Michel du Cille was born in Kingston, Jamaica. Du Cille is a three-time winner of the Pulitzer Prize. In April 2008 he shared the Pulitzer Prize for Public Service with writers, Anne Hull and Dana Priest of The Washington Post, exposing mistreatment of wounded veterans at Walter Reed Army Medical Center. The work evoked a national outcry, producing reforms by federal officials. He shared his first Pulitzer in spot news photography with fellow Miami Herald staff photographer Carol Guzy, on coverage of the November 1985 eruption of Colombia's Nevado Del Ruiz volcano, which caused a massive mudslide killing an estimated 25,000 people. In 1988 second Pulitzer, in feature photography, was awarded for his photo essay on crack cocaine addicts in a Miami housing project. Du Cille was appointed Assistant Managing Editor for Photography at The Washington Post in November of 2007; he joined The Post in 1988 as picture editor. His staff of the photographers, Carol Guzy, Nikki Kahn and Ricky Carioti recently won the 2011 Pulitzer Prize for Breaking New Photography for their work on the Haiti earthquake and subsequent aftermath. In 2005 he was an associate editor working primarily as a project photojournalist until his appointment as AME/Photography. His current title is Director of Photography.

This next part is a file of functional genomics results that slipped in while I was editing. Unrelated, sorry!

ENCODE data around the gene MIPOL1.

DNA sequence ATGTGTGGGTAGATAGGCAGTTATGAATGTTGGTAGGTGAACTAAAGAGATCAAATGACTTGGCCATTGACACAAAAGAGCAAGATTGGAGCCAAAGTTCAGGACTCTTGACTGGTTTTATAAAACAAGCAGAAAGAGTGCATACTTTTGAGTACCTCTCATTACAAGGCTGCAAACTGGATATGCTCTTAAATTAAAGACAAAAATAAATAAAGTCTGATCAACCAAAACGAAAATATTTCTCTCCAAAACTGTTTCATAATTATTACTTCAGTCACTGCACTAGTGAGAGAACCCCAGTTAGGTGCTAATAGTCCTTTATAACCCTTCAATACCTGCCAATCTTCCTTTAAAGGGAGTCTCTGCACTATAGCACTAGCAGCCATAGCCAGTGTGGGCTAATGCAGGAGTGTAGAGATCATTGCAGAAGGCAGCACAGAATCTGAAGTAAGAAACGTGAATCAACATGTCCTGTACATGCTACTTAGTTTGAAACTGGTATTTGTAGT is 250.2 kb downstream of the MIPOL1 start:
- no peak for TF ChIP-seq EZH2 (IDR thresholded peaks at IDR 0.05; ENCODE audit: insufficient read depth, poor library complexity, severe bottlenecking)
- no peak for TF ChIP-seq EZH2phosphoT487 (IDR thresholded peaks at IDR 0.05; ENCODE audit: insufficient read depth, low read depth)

He joined The Miami Herald's photography staff in 1981 after internships at The Louisville Courier Journal/Times in 1979 and The Miami Herald in 1980. Du Cille began his career in photojournalism while in high school working at The Gainesville (GA) Times. He received a Bachelor of Arts in Journalism at Indiana University School of Journalism and holds a Master of Science degree in journalism from E.W. Scripps School of Journalism, Ohio University.